Now Playing: ‘Buried’ Is an Exercise in Claustrophobic Screw-Tightening

‘Buried,’ the new Ryan Reynolds thriller, opens with our charismatic actor trapped in a small wooden coffin several feet underground. The rest of the movie takes place in this small space. Literally. If you have a problem with claustrophobia – or are the type easily spooked by small, dark, tight spaces – well, stay at home. For those of you a little more adventurous who don’t mind getting the crap spooked out of you, then ‘Buried’ is ideal. It’s a smartly realized, brilliantly executed suspense piece that will have you dangling at the edge of your seat (and tightly gripping your arm rest) for the entire running time.

Reynolds plays a truck driver in Iraq who’s captured and placed in the box by unnamed insurgents. We never get a good look at his abductors and only hear them sparingly, thanks to a Blackberry they’ve left in the coffin with him. (As a commuter, I’m always at the mercy of my Blackberry battery, but not quite like this.) Reynolds is able to place calls – to his home, and to the company he works for – all to frustratingly few results. As a character, Reynolds is fairly well drawn, but as a symbol for the human casualties that have littered this boneheaded war, he stands for something much larger. He’s just some guy, trying to make money for his family, who gets put through hell by people that aren’t even mad at him, but at the superiors that put his American ass on Iraqi soil. (This thread of political commentary aids the film immensely.)

The “ticking clock” motif is fairly obvious: Reynolds will only live until he runs out of air, until someone pays the insurgents their ransom demands, or he is promptly rescued. It would be downright criminal to give anything away, especially since the plot is so slender, but let’s just say that things go from bad to worse every few minutes. The music is relentless and so is the editing (handled, aptly, by director Rodrigo Cortes himself), bringing you in closer and closer and closer to the plight of our hero.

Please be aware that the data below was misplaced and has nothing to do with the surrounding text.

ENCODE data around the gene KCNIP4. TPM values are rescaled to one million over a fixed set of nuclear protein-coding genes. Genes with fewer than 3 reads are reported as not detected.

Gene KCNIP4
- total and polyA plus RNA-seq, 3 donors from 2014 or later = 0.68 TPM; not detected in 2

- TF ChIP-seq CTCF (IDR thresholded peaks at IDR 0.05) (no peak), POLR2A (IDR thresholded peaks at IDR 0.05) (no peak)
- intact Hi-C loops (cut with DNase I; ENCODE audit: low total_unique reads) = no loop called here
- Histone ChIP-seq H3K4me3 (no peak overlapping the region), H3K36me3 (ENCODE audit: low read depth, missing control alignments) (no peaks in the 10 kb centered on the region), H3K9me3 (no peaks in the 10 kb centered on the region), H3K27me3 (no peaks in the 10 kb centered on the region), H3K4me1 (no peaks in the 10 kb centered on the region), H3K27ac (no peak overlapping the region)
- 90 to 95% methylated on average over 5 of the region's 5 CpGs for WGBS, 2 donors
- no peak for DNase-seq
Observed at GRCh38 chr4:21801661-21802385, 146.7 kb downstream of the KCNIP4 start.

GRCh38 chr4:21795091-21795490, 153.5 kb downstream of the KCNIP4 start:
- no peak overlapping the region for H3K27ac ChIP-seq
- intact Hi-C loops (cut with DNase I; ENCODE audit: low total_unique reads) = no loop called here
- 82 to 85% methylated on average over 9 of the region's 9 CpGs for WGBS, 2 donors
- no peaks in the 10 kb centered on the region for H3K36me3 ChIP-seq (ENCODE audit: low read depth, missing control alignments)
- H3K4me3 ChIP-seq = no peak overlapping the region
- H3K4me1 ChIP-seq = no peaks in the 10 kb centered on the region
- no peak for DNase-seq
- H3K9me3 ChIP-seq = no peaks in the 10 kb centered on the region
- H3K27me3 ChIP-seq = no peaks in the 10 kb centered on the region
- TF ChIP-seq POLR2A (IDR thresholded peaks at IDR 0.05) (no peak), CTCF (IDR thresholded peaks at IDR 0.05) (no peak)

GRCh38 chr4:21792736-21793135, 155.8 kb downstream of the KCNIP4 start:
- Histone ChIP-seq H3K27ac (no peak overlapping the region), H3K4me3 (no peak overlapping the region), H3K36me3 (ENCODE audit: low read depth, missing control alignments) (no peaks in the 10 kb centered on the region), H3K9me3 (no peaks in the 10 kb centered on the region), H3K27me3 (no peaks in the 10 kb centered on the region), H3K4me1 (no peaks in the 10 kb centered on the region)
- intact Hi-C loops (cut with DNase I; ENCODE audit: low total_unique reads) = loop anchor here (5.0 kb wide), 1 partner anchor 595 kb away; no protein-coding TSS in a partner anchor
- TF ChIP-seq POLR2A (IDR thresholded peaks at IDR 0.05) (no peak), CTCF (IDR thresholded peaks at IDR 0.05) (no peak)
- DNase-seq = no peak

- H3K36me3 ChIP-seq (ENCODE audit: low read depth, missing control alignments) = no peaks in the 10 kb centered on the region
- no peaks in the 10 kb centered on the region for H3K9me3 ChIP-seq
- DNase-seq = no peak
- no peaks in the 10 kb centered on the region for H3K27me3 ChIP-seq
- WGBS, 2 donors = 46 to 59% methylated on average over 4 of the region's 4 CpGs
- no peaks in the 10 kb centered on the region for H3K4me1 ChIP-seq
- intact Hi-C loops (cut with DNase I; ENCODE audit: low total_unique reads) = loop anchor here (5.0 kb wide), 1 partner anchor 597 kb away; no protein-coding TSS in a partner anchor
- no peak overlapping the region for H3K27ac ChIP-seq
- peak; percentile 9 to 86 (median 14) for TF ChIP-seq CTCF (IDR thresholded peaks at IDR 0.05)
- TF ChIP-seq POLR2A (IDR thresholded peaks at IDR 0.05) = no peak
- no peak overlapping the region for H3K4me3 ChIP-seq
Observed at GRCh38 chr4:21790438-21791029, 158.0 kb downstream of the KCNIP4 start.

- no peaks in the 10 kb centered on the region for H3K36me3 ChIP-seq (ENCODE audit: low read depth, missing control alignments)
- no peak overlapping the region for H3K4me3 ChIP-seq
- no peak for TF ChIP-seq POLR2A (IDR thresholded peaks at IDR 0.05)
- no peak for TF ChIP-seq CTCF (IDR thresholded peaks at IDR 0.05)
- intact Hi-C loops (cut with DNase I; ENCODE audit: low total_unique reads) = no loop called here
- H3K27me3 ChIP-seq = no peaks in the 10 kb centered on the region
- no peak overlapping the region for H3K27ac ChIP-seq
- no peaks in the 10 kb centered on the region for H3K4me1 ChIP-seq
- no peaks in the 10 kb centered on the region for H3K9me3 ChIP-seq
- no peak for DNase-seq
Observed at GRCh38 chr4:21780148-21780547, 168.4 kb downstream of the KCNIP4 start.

That’s not to say the entire movie is some dull, extended-episode-of-television thing. Cortes’ camera doesn’t strictly adhere to the physical realities of the coffin. Sometimes it swirls outwardly into space where the dirt would be. Towards the second half of the movie, the point of view also takes on a more impressionistic context. The camera cranes up and reveals a coffin that has, fantastically, grown several feet on each side. The images get even more surreal, but never at the cost of storytelling or suspense. For example, we never see ghostly visions of his family back home or any such crap.

‘Buried’ is a suspense piece with a whole lot going for it: its unerring pace, its great lead performance, and its constant upping of the stakes. It isn’t exactly perfect – some of that aforementioned impressionism leaves the last act a little wobbly – but it’s a cutting, wonderfully told genre gem. It will make you sweat like few big budget Hollywood thrillers, and has a nice satiric bite to it too. It’s the kind of movie that Larry Cohen would have made 30 years ago. And I mean that as the highest kind of complement I can lob at it.

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